Confession time: I’ve not bought, for myself, a computer (video?) game since I was… um… much younger than I am now. The last time I sat down in front of the tellybox and plugged a barely working pad into the black plastic square below it, it was for a head-to-head match with the girlfriend on… wait for it… Micro Machines. On the Mega Drive. That’s got to be over ten years old now, at least, right? **Stubbs The Zombie is a game available for some machine called XBox, or something, but that doesn’t interest me – what does is this, the game’s quite brilliantly odd soundtrack.
I’ve seen computer game soundtracks available before, but this isn’t a disc full of thumping techno or Feeder b-sides; it’s a wonderful collection of 1950s hits – Buddy Holly’s ‘Every Day’, ‘Lollipop’, ‘Earth Angel’ – lovingly covered by today’s indie rockers and poppers – Rogue Wave, Ben Kweller and Death Cab For Cutie, respectively, as far as the above go.
Granted, this could have stunk, and a couple of songs fall short of their original renderings by some margin. The Dandy Warhols’ take on ‘All I Have To Do Is Dream’ is an unsatisfying fuzzball of directionless mumbling, and Cake’s ‘Strangers In The Night’ is frustratingly ironic in its execution – it’s one song that necessitates the apostrophes about its title, whatever the house style. These are minor gripes, though, as elsewhere contemporary talents truly shine, even if their contributions fluctuate between honest translations and quite unusual reinterpretations. Trust The Flaming Lips to chip in one of the weirdest tracks here: ‘If Only I Had A Brain’ was fairly bonkers to begin with, but Wayne et al transform it into the strangest two minutes here. It sounds as if the band employed the two-dimensional talents of fifty per cent of the Cartoon Network’s stars, so surreally high-pitched are the chirping background voices.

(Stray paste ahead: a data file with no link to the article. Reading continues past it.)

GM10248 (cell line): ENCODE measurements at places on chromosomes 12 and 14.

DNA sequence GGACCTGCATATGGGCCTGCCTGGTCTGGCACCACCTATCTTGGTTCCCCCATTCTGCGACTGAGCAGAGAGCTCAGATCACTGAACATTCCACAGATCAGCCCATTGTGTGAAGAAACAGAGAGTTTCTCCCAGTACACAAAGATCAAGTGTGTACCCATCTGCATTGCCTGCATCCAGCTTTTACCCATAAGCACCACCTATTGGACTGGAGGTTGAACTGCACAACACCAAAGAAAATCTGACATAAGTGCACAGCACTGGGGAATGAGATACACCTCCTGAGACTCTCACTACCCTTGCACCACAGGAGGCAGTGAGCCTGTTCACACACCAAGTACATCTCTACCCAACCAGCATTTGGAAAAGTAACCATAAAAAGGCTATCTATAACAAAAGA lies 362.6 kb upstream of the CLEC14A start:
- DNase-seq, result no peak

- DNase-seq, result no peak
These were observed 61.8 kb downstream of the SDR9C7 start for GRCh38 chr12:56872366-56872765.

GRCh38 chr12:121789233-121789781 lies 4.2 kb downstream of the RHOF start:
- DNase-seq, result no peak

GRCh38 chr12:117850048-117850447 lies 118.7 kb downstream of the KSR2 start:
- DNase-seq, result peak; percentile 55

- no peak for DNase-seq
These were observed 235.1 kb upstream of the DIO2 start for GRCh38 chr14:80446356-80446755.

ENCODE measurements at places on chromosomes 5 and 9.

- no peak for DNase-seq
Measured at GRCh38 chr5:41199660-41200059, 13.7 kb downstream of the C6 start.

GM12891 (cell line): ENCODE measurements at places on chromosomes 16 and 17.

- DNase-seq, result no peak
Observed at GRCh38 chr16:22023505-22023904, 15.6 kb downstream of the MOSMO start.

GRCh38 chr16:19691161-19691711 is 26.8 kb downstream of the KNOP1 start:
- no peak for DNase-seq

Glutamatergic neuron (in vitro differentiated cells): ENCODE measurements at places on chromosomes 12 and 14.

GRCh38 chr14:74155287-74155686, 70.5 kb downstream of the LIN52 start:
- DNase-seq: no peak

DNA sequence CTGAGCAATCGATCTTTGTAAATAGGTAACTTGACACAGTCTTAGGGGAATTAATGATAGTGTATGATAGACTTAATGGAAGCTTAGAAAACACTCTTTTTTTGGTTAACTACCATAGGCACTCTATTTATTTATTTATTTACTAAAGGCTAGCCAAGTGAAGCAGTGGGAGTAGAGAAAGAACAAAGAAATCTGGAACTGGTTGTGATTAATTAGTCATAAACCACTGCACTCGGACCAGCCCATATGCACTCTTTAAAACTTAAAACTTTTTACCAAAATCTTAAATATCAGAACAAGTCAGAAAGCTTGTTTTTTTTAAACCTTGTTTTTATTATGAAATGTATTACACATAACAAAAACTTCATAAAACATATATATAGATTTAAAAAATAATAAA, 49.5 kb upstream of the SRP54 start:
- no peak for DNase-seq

Oranger’s ‘Mr Sandman’ is all but faithful, a little extra amplification and heightened slacker attitude aside, and The Walkmen’s ‘There Goes My Baby’ is great, but it’s the aforementioned efforts by DCFC, Rogue Wave and Kweller’s brilliant ‘Lollipop’ that comprise the head-and-shoulders standouts. You know how they go already – how can you not? You’ve seen Back To The Future, right? – but the twists these new versions provide are worth shelling out for and enjoying time and time again. The game? No idea. Can you play XBox games on a Mega Drive?
7Mike Diver's Score